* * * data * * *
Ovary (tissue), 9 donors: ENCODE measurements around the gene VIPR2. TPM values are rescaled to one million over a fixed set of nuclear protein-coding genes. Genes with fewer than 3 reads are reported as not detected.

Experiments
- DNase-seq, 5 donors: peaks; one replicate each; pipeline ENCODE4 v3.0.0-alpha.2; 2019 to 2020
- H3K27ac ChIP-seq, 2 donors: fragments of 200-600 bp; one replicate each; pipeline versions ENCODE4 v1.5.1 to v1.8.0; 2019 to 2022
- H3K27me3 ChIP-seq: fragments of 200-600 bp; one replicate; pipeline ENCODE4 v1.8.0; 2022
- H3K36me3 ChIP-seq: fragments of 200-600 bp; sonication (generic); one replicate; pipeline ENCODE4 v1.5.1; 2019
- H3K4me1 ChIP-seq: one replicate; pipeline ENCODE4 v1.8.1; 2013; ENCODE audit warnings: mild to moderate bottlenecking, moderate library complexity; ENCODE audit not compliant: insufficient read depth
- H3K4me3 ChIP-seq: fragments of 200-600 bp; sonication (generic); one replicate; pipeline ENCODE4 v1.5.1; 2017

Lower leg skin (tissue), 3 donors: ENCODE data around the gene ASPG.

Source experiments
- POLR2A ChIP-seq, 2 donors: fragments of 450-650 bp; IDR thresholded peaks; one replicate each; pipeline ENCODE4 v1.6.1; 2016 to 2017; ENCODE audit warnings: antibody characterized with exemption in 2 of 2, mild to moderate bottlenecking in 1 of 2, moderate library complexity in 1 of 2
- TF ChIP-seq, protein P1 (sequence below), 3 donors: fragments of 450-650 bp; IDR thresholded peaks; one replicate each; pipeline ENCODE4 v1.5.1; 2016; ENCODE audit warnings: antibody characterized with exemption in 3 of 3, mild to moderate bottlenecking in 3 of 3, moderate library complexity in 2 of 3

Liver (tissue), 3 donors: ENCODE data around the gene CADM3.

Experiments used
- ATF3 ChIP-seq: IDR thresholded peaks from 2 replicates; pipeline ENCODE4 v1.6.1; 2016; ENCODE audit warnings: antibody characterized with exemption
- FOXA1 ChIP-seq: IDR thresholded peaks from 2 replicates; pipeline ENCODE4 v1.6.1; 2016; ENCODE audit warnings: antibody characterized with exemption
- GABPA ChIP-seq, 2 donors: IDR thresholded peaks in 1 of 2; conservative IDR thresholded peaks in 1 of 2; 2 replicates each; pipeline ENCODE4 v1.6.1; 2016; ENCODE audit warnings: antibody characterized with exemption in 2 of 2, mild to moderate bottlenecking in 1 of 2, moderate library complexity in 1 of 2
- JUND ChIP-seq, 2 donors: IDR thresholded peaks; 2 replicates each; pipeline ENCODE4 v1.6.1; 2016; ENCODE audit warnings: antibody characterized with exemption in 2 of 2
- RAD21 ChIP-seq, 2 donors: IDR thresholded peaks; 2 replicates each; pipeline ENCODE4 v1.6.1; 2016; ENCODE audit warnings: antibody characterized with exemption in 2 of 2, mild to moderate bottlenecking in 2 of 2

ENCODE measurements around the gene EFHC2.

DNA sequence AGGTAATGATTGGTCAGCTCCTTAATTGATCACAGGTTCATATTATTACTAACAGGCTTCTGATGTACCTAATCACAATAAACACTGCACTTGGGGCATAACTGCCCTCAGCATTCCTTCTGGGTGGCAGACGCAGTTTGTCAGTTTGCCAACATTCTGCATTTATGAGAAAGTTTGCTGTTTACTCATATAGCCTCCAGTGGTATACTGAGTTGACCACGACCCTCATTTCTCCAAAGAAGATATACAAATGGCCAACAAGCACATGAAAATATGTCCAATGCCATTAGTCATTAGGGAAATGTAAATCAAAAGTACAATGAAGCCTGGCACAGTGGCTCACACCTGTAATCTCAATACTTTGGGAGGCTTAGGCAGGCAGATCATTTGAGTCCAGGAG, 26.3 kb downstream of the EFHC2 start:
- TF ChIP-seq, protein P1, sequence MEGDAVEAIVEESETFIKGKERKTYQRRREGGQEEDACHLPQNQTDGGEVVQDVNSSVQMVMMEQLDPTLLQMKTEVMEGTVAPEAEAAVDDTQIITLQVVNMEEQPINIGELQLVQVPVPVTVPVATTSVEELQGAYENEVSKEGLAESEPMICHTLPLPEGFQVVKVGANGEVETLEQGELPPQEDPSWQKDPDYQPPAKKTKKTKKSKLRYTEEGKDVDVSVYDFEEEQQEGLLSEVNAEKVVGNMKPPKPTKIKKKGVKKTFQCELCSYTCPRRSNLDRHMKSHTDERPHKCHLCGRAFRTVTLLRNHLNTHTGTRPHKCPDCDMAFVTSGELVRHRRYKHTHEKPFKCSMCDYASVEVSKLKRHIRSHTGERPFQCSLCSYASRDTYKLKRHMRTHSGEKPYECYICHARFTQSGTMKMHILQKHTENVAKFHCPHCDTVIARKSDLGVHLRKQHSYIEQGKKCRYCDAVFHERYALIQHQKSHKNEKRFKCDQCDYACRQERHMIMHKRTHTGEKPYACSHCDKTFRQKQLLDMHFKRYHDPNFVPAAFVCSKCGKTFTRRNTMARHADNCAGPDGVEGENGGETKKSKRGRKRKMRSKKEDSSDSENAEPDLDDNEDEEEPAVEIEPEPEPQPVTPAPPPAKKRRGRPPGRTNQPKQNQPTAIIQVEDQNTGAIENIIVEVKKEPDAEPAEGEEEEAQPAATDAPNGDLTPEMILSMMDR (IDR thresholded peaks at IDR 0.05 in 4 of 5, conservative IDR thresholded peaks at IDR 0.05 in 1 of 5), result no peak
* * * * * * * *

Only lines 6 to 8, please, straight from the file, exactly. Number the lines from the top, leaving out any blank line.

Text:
- H3K36me3 ChIP-seq: fragments of 200-600 bp; sonication (generic); one replicate; pipeline ENCODE4 v1.5.1; 2019
- H3K4me1 ChIP-seq: one replicate; pipeline ENCODE4 v1.8.1; 2013; ENCODE audit warnings: mild to moderate bottlenecking, moderate library complexity; ENCODE audit not compliant: insufficient read depth
- H3K4me3 ChIP-seq: fragments of 200-600 bp; sonication (generic); one replicate; pipeline ENCODE4 v1.5.1; 2017